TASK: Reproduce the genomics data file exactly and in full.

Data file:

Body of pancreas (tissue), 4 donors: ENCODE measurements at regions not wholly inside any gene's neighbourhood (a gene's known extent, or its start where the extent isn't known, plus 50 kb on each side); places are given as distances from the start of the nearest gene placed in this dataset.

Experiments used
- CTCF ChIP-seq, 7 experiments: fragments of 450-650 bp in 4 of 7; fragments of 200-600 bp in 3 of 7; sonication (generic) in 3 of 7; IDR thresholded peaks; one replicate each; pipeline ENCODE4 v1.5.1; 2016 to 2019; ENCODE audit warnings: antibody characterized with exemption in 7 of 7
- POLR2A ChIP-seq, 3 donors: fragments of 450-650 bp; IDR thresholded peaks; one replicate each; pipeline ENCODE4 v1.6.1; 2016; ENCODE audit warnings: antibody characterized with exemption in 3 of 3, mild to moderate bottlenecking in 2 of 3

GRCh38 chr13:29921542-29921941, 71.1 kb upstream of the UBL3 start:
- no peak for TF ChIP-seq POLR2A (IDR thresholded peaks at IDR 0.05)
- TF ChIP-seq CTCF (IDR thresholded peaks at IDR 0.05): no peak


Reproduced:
Body of pancreas (tissue), 4 donors: ENCODE measurements at regions not wholly inside any gene's neighbourhood (a gene's known extent, or its start where the extent isn't known, plus 50 kb on each side); places are given as distances from the start of the nearest gene placed in this dataset.

Experiments used
- CTCF ChIP-seq, 7 experiments: fragments of 450-650 bp in 4 of 7; fragments of 200-600 bp in 3 of 7; sonication (generic) in 3 of 7; IDR thresholded peaks; one replicate each; pipeline ENCODE4 v1.5.1; 2016 to 2019; ENCODE audit warnings: antibody characterized with exemption in 7 of 7
- POLR2A ChIP-seq, 3 donors: fragments of 450-650 bp; IDR thresholded peaks; one replicate each; pipeline ENCODE4 v1.6.1; 2016; ENCODE audit warnings: antibody characterized with exemption in 3 of 3, mild to moderate bottlenecking in 2 of 3

GRCh38 chr13:29921542-29921941, 71.1 kb upstream of the UBL3 start:
- no peak for TF ChIP-seq POLR2A (IDR thresholded peaks at IDR 0.05)
- TF ChIP-seq CTCF (IDR thresholded peaks at IDR 0.05): no peak